String vs str

We can now understand the two string types in Rust:

fn main() {
    let s1: &str = "World";
    println!("s1: {s1}");

    let mut s2: String = String::from("Hello ");
    println!("s2: {s2}");
    println!("s2: {s2}");
    let s3: &str = &s2[6..];
    println!("s3: {s3}");

Rust terminology:

  • &str an immutable reference to a string slice.
  • String a mutable string buffer.
  • &str introduces a string slice, which is an immutable reference to UTF-8 encoded string data stored in a block of memory. String literals (”Hello”), are stored in the program’s binary.

  • Rust’s String type is a wrapper around a vector of bytes. As with a Vec<T>, it is owned.

  • As with many other types String::from() creates a string from a string literal; String::new() creates a new empty string, to which string data can be added using the push() and push_str() methods.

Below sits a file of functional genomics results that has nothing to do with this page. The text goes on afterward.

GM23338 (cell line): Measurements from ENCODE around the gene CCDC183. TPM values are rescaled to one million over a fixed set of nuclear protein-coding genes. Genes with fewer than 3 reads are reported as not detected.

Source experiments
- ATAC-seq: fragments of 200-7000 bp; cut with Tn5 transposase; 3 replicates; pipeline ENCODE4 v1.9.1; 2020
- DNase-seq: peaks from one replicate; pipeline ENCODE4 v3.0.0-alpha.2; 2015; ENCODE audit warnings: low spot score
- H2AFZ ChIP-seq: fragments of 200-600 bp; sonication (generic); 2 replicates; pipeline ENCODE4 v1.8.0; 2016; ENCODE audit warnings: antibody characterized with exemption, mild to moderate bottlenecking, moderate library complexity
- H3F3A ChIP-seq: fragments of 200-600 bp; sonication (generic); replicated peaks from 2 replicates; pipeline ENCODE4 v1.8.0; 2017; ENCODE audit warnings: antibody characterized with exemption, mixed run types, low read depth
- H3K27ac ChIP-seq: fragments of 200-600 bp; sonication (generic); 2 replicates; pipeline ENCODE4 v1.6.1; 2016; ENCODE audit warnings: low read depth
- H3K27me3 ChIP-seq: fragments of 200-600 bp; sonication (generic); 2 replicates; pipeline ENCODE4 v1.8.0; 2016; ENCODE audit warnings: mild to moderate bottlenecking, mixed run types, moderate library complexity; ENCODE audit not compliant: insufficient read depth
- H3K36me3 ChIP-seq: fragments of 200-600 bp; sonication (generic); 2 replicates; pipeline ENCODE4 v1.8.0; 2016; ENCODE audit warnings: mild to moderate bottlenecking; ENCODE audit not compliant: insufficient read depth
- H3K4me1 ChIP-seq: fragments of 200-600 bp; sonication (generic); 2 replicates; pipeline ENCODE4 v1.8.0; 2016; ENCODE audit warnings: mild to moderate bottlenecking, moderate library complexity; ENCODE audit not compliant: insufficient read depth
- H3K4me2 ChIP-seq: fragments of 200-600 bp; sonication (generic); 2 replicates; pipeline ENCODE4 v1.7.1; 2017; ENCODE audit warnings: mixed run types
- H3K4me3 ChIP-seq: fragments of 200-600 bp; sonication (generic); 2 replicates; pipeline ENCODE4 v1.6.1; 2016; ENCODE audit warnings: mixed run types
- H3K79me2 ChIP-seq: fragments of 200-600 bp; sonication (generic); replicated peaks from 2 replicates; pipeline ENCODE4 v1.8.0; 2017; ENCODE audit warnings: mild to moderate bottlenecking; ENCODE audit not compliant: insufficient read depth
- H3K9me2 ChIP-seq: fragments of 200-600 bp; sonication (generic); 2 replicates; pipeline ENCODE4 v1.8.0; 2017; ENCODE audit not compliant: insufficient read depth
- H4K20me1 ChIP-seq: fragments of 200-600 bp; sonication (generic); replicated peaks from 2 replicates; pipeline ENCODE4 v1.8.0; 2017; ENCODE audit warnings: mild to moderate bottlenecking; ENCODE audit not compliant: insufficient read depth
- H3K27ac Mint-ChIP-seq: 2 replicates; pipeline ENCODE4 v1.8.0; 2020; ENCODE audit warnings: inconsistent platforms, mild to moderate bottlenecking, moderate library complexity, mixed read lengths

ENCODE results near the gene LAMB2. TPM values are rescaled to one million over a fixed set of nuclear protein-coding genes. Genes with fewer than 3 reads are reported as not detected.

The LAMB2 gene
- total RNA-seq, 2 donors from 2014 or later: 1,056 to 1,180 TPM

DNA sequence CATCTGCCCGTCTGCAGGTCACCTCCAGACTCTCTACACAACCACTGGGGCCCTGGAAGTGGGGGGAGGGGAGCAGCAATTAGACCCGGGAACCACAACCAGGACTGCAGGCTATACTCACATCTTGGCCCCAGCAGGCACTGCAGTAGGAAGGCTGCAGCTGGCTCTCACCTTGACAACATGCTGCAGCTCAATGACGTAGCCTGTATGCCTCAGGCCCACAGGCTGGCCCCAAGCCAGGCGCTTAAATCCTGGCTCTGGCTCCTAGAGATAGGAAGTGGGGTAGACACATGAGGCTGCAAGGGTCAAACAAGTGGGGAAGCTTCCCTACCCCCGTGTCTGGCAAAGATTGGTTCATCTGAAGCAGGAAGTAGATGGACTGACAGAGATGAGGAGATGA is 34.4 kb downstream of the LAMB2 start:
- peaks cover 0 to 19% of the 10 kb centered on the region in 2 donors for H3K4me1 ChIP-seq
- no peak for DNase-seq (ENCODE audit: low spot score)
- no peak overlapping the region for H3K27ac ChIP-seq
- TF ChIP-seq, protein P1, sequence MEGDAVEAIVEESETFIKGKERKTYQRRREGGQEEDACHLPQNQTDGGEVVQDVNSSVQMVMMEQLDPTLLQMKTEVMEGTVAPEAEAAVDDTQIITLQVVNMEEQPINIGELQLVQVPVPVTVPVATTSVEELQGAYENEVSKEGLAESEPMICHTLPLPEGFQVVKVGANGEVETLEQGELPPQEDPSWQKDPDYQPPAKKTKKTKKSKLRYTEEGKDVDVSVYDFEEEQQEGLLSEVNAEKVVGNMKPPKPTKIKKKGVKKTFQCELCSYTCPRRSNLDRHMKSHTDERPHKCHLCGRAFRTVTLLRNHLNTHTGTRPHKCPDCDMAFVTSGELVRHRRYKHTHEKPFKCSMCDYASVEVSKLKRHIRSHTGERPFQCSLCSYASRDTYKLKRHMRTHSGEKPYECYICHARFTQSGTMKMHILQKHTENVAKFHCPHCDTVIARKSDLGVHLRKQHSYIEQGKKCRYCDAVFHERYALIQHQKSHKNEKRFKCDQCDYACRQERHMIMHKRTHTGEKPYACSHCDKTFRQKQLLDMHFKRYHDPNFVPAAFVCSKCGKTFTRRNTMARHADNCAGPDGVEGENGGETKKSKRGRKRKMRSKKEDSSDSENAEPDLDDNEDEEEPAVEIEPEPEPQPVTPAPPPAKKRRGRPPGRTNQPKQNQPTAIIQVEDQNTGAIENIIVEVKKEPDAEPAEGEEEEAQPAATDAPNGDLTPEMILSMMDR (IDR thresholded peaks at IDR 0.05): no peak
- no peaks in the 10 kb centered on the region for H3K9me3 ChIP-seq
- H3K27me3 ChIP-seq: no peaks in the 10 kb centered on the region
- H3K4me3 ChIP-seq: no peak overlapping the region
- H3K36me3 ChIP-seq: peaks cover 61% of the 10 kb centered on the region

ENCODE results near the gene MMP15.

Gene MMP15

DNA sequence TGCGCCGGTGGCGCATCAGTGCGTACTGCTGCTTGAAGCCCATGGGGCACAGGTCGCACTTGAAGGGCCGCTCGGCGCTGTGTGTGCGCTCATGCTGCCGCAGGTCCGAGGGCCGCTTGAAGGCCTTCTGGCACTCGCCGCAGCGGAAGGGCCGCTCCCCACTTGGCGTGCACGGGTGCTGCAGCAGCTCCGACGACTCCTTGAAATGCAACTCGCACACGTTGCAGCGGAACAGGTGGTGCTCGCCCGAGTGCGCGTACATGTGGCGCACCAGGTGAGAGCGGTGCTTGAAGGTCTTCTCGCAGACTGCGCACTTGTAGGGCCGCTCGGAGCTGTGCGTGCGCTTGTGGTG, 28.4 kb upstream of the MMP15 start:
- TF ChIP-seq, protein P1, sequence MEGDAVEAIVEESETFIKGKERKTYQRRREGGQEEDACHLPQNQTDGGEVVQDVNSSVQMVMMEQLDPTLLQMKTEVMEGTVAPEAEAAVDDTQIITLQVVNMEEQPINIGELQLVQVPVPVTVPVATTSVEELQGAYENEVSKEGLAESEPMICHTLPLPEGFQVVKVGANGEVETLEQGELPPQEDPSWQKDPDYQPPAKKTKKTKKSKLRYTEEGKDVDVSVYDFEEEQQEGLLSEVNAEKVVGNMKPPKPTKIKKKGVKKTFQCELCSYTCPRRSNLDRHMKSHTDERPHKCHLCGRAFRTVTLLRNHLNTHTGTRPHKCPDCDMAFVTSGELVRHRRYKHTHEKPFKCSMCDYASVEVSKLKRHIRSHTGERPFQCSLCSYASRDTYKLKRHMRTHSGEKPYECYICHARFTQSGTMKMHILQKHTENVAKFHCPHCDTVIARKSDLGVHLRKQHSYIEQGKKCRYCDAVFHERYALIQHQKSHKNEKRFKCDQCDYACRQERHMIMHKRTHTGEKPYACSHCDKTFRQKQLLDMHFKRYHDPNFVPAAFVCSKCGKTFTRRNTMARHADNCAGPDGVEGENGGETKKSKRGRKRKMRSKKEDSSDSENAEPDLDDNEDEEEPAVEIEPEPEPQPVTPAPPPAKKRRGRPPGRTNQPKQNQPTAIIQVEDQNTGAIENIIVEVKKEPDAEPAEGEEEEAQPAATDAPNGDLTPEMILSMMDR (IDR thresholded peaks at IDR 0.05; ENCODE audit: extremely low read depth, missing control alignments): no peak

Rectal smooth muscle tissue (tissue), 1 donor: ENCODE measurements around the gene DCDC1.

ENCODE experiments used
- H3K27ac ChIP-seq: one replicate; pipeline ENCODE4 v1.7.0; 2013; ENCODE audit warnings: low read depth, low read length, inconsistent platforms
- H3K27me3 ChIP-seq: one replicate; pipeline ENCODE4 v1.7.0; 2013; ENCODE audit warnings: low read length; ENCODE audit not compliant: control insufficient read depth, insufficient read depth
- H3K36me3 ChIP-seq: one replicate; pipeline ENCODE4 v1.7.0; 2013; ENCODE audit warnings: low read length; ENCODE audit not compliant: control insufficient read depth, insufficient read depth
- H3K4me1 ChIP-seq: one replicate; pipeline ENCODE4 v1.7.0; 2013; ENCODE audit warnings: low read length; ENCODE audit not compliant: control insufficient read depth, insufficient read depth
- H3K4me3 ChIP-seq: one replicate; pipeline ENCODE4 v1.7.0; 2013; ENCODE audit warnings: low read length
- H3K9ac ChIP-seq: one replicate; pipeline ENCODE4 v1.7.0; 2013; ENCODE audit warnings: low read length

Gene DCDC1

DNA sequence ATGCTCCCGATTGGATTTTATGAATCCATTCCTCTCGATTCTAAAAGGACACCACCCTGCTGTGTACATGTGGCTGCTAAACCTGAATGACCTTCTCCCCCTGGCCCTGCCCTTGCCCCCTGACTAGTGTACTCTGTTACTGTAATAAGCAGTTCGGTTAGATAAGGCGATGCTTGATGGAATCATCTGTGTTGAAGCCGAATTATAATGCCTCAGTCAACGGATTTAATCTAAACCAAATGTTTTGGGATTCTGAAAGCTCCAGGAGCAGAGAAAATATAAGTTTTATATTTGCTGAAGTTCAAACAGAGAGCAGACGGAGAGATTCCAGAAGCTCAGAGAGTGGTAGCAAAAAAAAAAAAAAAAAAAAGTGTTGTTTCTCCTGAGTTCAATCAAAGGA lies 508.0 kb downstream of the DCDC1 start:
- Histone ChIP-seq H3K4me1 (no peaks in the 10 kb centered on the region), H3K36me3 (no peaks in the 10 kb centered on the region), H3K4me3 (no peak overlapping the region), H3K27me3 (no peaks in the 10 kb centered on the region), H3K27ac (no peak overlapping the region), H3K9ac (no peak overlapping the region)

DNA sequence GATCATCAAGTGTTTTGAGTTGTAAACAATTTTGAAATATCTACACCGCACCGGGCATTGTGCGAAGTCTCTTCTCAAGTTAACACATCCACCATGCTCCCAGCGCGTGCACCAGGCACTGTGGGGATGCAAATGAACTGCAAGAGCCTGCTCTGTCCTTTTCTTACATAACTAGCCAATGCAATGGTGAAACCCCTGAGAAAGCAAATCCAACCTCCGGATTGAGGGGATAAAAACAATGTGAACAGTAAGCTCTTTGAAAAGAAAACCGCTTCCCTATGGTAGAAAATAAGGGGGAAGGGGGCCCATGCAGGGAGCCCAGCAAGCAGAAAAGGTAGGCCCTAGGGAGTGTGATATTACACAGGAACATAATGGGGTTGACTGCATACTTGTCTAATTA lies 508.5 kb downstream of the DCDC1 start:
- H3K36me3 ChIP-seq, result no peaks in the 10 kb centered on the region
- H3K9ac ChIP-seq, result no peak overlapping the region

• The format!() macro is a convenient way to generate an owned string from dynamic values. It accepts the same format specification as println!().

  • You can borrow &str slices from String via & and optionally range selection.

  • For C++ programmers: think of &str as const char* from C++, but the one that always points to a valid string in memory. Rust String is a rough equivalent of std::string from C++ (main difference: it can only contain UTF-8 encoded bytes and will never use a small-string optimization).